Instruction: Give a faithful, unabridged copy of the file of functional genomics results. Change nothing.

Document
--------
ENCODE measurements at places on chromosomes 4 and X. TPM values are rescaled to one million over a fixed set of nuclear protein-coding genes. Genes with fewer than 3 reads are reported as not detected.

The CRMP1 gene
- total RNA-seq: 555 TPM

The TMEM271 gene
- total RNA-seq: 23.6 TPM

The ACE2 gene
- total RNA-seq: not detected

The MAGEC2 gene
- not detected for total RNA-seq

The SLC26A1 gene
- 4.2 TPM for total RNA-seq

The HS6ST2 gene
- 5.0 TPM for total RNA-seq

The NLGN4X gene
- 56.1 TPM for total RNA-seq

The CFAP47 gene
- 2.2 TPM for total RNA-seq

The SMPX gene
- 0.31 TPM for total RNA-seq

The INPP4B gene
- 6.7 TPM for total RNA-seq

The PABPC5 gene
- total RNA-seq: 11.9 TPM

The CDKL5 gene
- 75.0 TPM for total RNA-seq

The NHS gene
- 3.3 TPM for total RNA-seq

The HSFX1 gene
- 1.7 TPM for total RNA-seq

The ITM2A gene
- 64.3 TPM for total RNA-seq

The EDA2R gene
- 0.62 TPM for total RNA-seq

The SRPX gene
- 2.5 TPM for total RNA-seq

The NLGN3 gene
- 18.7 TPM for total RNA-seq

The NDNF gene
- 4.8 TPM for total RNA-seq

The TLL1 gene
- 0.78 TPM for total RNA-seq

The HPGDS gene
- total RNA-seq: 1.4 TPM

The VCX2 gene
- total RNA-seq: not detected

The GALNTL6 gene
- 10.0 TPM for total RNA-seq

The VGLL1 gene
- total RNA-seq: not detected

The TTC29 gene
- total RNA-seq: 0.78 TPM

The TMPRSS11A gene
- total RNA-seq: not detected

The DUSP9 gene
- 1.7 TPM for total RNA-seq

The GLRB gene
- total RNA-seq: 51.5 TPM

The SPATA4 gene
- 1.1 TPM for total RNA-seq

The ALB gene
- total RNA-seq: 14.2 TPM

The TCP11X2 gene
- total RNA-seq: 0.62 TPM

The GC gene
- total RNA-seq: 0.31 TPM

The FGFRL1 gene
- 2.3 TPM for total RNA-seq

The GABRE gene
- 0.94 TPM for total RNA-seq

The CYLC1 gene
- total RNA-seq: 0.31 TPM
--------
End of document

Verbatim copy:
ENCODE measurements at places on chromosomes 4 and X. TPM values are rescaled to one million over a fixed set of nuclear protein-coding genes. Genes with fewer than 3 reads are reported as not detected.

The CRMP1 gene
- total RNA-seq: 555 TPM

The TMEM271 gene
- total RNA-seq: 23.6 TPM

The ACE2 gene
- total RNA-seq: not detected

The MAGEC2 gene
- not detected for total RNA-seq

The SLC26A1 gene
- 4.2 TPM for total RNA-seq

The HS6ST2 gene
- 5.0 TPM for total RNA-seq

The NLGN4X gene
- 56.1 TPM for total RNA-seq

The CFAP47 gene
- 2.2 TPM for total RNA-seq

The SMPX gene
- 0.31 TPM for total RNA-seq

The INPP4B gene
- 6.7 TPM for total RNA-seq

The PABPC5 gene
- total RNA-seq: 11.9 TPM

The CDKL5 gene
- 75.0 TPM for total RNA-seq

The NHS gene
- 3.3 TPM for total RNA-seq

The HSFX1 gene
- 1.7 TPM for total RNA-seq

The ITM2A gene
- 64.3 TPM for total RNA-seq

The EDA2R gene
- 0.62 TPM for total RNA-seq

The SRPX gene
- 2.5 TPM for total RNA-seq

The NLGN3 gene
- 18.7 TPM for total RNA-seq

The NDNF gene
- 4.8 TPM for total RNA-seq

The TLL1 gene
- 0.78 TPM for total RNA-seq

The HPGDS gene
- total RNA-seq: 1.4 TPM

The VCX2 gene
- total RNA-seq: not detected

The GALNTL6 gene
- 10.0 TPM for total RNA-seq

The VGLL1 gene
- total RNA-seq: not detected

The TTC29 gene
- total RNA-seq: 0.78 TPM

The TMPRSS11A gene
- total RNA-seq: not detected

The DUSP9 gene
- 1.7 TPM for total RNA-seq

The GLRB gene
- total RNA-seq: 51.5 TPM

The SPATA4 gene
- 1.1 TPM for total RNA-seq

The ALB gene
- total RNA-seq: 14.2 TPM

The TCP11X2 gene
- total RNA-seq: 0.62 TPM

The GC gene
- total RNA-seq: 0.31 TPM

The FGFRL1 gene
- 2.3 TPM for total RNA-seq

The GABRE gene
- 0.94 TPM for total RNA-seq

The CYLC1 gene
- total RNA-seq: 0.31 TPM